Has SOHO ended a 30-year quest for solar ripples?

May 3, 2007

The ESA-NASA Solar and Heliospheric Observatory (SOHO) may have glimpsed long-sought oscillations on the Sun's surface. The data will reveal details about the very core of our central star and it contains clues as to how the Sun formed, 4.6 billion years ago.

The subtle variations reveal themselves as a minuscule ripple in the overall movement of the solar surface. Astronomers have been searching for ripples of this kind since the 1970s, when they first detected that the solar surface was oscillating in and out.

The so-called 'g-modes' are driven by gravity and provide information about the deep interior of the Sun. They are thought to occur when gas churning below the solar surface plunges even deeper into our star and collides with denser material, sending ripples propagating through the Sun's interior and up to the surface. It is the equivalent of dropping a stone in a pond.

Unfortunately for observers, these waves are badly degraded during their passage to the solar surface. By the time g-modes reach the exterior, they are little more than ripples a few metres high. To make matters more difficult, the g-modes take between two and seven hours to oscillate just once. So, astronomers are faced with having to detect a swell on the surface that rises a metre or two over several hours.

Now, however, astronomers using the Global Oscillation at Low Frequency (GOLF) instrument on SOHO think they may have caught glimpses of this behaviour. Instead of looking for an individual oscillation, they looked for the signature of the cumulative effect of a large number of these oscillations.

By analogy, imagine that the Sun was an enormous piano playing all the notes simultaneously. Instead of looking for a particular note (middle C for instance) it would be easier to search for all the 'C's, from all the octaves together.

In the piano their frequencies are related to each other just as on the Sun, one class of g modes are separated by about 24 minutes.

"So that's what we looked for, the cumulative effect of several g modes," says Rafael A. García, DSM/DAPNIA/Service d'Astrophysique, France. They combined ten years of data from GOLF and then searched for any hint of the signal at 24 minutes. They found it.

"We must be cautious but if this detection is confirmed, it will open a brand new way to study the Sun's core," says García.

Until now, the rotation rate of the solar core was uncertain. If the GOLF detection is confirmed, it will show that the solar core is definitely rotating faster than the surface.

The rotation speed of the solar core is an important constraint for investigating how the entire Solar System formed, because it represents the hub of rotation for the interstellar cloud that eventually formed the Sun and all the bodies around it. The next step for the team is to refine the data to increase their confidence in the detection. To do this, they plan to incorporate data from other instruments, both on SOHO and at ground-based observatories.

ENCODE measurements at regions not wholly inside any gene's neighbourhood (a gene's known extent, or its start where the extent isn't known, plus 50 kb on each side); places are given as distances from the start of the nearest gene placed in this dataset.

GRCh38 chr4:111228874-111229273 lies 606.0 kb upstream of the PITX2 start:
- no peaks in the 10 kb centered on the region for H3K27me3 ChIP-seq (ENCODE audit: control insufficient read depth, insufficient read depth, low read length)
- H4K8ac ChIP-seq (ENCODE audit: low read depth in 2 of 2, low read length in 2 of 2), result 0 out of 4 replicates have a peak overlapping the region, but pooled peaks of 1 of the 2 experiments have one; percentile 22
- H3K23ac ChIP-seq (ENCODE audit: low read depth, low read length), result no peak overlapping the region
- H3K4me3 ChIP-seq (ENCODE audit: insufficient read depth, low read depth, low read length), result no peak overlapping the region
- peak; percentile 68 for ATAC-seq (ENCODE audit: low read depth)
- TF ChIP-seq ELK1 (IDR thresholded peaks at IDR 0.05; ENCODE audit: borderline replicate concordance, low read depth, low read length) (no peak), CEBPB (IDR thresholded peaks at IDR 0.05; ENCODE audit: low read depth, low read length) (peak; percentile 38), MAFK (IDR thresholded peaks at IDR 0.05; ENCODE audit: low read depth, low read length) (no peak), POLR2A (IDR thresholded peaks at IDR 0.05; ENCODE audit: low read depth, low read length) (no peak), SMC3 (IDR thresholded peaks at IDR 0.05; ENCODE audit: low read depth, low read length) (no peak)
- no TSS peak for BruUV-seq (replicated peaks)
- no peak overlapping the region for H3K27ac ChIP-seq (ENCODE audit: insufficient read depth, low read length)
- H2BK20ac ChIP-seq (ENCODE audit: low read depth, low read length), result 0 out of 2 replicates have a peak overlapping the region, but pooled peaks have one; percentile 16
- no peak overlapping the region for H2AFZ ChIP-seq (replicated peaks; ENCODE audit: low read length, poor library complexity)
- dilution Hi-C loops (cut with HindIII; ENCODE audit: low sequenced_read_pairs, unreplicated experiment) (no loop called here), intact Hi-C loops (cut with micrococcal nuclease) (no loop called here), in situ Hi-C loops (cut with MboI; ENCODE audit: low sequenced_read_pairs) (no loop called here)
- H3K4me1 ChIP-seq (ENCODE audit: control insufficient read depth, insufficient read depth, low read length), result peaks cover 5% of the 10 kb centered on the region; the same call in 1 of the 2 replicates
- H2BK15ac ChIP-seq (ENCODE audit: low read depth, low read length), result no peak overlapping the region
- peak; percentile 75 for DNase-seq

"By combining data from space (VIRGO and MDI, on SOHO) and ground (GONG and BiSON) instruments, we hope to improve this detection and open up a new branch of solar science," says García.

Source: European Space Agency

Explore further: Mercury found to be tectonically active

Related Stories

Mercury found to be tectonically active

September 26, 2016

Images acquired by NASA's MErcury Surface, Space ENvironment, GEochemistry, and Ranging (MESSENGER) spacecraft show geologic features that indicate Mercury is likely still contracting today, joining Earth as a tectonically ...

Earth's carbon points to planetary smashup

September 5, 2016

Research by Rice University Earth scientists suggests that virtually all of Earth's life-giving carbon could have come from a collision about 4.4 billion years ago between Earth and an embryonic planet similar to Mercury.

What is the temperature of the Earth's crust?

September 19, 2016

As you may recall learning in geology class, the Earth is made up of distinct layers. The further one goes towards the center of the planet, the more intense the heat and pressure becomes. Luckily, for those of us living ...

Ceres: The tiny world where volcanoes erupt ice

September 1, 2016

Ahuna Mons is a volcano that rises 13,000 feet high and spreads 11 miles wide at its base. This would be impressive for a volcano on Earth. But Ahuna Mons stands on Ceres, a dwarf planet less than 600 miles wide that orbits ...

Recommended for you

Scientists investigate unidentified radio sources

September 28, 2016

(Phys.org)—A team of researchers led by Andrea Maselli of the Institute of Space Astrophysics and Cosmic Physics of Palermo, Italy, has conducted an observational campaign of a group of unassociated radio sources with NASA's ...

Research resolves a debate over 'killer electrons' in space

September 28, 2016

New findings by a UCLA-led international team of researchers answer a fundamental question about our space environment and will help scientists develop methods to protect valuable telecommunication and navigation satellites. ...

Kepler watched a Cepheid star boil

September 28, 2016

After four years of continuous monitoring, astronomers detected clear signs of convective cells in a giant pulsating star for the first time using the Kepler space telescope.

The ultraviolet diversity of supernovae

September 28, 2016

Supernovae, the explosive deaths of massive stars, are among the most momentous events in the cosmos because they disburse into space all of the chemical elements that were produced inside their progenitor stars, including ...

0 comments

Please sign in to add a comment. Registration is free, and takes less than a minute. Read more

Click here to reset your password.
Sign in to get notified via email when new comments are made.